Abstract: The relocation method allows the players optionally to relocate either the king or queen before the play begins, whilst retaining the castling rights. The players can forgo this if they prefer the standard setup. The method enhances opening ramification, but also allows the players to remain in control. The resultant positions deviate marginally from the standard position and would be perceived as strategically sound by most chessplayers.
Capablanca Relocation Chess builds on Capablanca's Chess, which is an invention of former World Champion José Raul Capablanca (1888-1942). The board is 8x10. Two new pieces are introduced (1) Archbishop (Princess/Cardinal) which slides like a Bishop or leaps like a Knight (2) Chancellor (Empress/Marshall) which slides like a Rook or leaps like a Knight. Castling is performed by jumping three squares with the King instead of two. Other rules are similar to ordinary chess. Piece setup: RNABQKBCNR
Capablanca Relocation Chess is like Capablanca Chess except that the players can, before play begins, swap places of the king/queen and another piece except the rooks. Thus, if the king is swapped (relocated), the other piece (the relocatee) ends up on the king's square. If the queen is swapped, the relocatee ends up on the queen's square. One restriction is that the bishops mustn't end up on the same square colour. Note that black begins by making the initial swap. Alternatively he can choose to leave the position as it is (by pressing the king). The white player then has the option to relocate his king or queen, whereupon he starts the game by making the first move. Each player can choose between 12 different setups, which results in 144 different board positions.
Note that the king retains his castling rights even if it has been relocated. The castling rules are simple and derive from Chess960. King and rook end up on their usual squares. The only difference is that the king can make longer leaps than usual (or shorter, or none at all). All squares between king and rook must be empty and unthreatened and neither of the pieces must have moved before. Castle on the queenside is denoted O-O-O. Castle on the kingside is denoted O-O.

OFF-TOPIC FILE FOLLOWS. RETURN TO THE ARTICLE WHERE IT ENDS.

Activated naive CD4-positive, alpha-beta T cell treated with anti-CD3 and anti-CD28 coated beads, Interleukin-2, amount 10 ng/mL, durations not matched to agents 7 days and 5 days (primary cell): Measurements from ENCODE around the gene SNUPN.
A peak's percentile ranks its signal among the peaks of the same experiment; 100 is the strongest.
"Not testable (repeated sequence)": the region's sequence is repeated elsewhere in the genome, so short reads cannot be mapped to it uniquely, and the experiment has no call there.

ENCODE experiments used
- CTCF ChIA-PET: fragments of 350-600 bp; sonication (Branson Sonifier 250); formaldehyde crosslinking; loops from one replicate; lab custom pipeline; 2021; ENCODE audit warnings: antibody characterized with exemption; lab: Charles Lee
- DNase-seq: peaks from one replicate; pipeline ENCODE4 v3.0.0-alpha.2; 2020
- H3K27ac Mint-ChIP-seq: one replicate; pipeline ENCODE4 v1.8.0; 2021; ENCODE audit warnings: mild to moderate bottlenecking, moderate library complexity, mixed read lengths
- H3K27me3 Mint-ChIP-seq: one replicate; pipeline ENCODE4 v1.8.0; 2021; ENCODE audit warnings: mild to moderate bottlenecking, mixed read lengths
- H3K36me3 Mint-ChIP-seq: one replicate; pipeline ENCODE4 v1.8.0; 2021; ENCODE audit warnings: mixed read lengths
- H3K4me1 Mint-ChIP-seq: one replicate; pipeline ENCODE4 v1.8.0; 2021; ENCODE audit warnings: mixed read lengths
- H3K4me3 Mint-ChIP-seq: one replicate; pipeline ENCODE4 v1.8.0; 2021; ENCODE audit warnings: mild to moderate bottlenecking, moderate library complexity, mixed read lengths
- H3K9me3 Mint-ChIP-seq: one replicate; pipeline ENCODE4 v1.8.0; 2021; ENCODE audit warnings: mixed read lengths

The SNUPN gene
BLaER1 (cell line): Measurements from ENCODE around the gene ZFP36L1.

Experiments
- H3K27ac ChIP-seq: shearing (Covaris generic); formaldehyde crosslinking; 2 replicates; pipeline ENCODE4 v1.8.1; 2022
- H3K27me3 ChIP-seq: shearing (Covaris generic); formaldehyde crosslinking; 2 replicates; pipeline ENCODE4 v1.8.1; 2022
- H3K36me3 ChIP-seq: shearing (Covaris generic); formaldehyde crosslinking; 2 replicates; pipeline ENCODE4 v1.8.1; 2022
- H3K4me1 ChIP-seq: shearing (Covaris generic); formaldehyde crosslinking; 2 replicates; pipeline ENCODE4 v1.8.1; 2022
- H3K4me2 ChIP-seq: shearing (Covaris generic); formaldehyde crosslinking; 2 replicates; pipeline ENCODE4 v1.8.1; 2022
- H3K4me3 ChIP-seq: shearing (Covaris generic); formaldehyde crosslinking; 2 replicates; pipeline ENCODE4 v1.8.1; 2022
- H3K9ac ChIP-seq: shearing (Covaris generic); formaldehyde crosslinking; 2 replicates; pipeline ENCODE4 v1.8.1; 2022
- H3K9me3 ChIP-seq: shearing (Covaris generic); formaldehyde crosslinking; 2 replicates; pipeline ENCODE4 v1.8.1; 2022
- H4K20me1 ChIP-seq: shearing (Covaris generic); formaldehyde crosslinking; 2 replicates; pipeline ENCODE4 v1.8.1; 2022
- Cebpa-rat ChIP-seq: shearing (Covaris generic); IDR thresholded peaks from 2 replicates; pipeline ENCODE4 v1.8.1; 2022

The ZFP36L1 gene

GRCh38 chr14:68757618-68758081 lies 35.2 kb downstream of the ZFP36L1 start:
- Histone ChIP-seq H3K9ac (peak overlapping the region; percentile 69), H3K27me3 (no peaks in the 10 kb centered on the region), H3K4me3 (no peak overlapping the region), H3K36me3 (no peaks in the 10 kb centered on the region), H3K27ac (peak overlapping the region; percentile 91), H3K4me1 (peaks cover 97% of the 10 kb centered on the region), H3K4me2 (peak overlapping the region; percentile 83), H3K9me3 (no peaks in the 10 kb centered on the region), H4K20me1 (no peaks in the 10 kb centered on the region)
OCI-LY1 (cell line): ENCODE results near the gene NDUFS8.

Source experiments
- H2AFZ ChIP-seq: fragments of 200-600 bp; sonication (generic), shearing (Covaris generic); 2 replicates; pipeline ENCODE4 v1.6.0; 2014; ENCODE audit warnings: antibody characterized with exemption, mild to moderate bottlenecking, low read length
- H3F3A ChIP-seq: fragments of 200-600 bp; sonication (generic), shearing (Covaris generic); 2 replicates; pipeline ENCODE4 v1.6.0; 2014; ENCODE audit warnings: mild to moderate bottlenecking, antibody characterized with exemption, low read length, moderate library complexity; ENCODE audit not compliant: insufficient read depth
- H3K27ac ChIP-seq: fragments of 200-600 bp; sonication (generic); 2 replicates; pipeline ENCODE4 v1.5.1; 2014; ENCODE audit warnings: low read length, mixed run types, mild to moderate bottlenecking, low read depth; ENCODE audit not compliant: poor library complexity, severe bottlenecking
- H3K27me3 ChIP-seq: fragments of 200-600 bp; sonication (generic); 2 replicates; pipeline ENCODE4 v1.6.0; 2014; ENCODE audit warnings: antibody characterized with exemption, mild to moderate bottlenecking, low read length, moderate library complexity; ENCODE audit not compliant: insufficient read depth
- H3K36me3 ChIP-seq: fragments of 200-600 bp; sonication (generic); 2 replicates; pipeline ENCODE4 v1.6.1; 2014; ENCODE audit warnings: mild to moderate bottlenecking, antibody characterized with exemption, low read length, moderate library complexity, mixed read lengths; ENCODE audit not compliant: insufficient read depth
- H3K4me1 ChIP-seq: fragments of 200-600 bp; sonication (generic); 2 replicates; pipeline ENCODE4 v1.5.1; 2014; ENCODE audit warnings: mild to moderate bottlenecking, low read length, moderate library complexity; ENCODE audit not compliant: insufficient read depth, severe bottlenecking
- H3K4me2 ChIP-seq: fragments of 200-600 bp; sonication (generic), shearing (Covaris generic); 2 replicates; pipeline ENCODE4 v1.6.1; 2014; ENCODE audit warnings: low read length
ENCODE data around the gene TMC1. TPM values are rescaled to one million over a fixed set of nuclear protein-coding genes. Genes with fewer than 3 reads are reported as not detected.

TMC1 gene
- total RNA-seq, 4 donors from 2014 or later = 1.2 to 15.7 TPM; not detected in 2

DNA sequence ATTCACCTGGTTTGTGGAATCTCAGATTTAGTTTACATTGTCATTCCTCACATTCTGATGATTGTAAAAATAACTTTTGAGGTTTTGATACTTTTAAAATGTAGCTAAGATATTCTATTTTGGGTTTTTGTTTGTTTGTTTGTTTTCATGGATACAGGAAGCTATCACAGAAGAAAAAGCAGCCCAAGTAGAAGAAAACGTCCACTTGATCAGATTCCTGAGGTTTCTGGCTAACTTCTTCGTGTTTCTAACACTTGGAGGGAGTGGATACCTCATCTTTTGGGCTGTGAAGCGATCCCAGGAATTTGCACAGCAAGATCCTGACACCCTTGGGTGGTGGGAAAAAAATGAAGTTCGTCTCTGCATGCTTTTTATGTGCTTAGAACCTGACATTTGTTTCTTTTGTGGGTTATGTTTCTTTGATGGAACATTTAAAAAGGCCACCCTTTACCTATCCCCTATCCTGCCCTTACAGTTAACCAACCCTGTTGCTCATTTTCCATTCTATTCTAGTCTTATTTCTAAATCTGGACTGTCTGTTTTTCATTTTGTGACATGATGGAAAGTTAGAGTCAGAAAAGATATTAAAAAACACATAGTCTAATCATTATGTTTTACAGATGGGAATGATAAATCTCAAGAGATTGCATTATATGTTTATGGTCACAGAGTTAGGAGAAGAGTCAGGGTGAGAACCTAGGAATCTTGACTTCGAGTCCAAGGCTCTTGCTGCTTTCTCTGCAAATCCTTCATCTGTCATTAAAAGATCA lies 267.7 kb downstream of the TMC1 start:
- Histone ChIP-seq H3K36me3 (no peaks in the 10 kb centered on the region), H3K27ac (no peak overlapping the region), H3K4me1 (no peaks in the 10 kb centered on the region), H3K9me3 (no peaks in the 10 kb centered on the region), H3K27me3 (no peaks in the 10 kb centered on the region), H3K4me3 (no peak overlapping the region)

A famous regroupment occurred in the battle between Julius Caesar and Gnaeus Pompeius, where Caesar regrouped behind his lines. The maneuver was essential as he could counter the cavalry attack on the right flank, and this was also how he won the battle. My point is that regrouping is very natural in warfare, and that's why it belongs in chess, too.
I want to strike a blow for alternative setups of pieces. This will enhance creativity in chess, at least it's good for chess training. Black relocates first. Thusly white gets a chance to make a strategical decision that suits himself, which enables him to create an initiative, as in the standard position. The two parties may choose different setups. Remember that the resultant castling positions are always the same as in Capablanca's Chess.
Arguably, this method of reconfiguration of the initial array makes the procedure of randomization redundant (cmp. Fischer Random Chess). Thus it answers to the chessplayer's predilection for remaining in control.
Comments to fig. 1
Black has relocated the king to d8 and the relocatee to f8. White has relocated the king to i1, and the relocatee is thus placed on f1. Any party could have chosen to relocate the queen instead. White can later castle short by simply moving the rook to h8, or castle long by moving the king to c1, as usual. The latter alternative is less likely, however, while there are so many pieces placed in between. It's generally a good idea to remove the king from the centre, but white has thereby announced on which side the king is probably going to stay. Now white starts the game.
• You can download my free Capablanca Relocation Chess program here, but you must own the software Zillions of Games to be able to run it (I recommend the download version).
• See also Relocation Chess which uses the standard pieces and the 8x8 board.
• Don't miss my other chess variants.
© M. Winther (October 2009).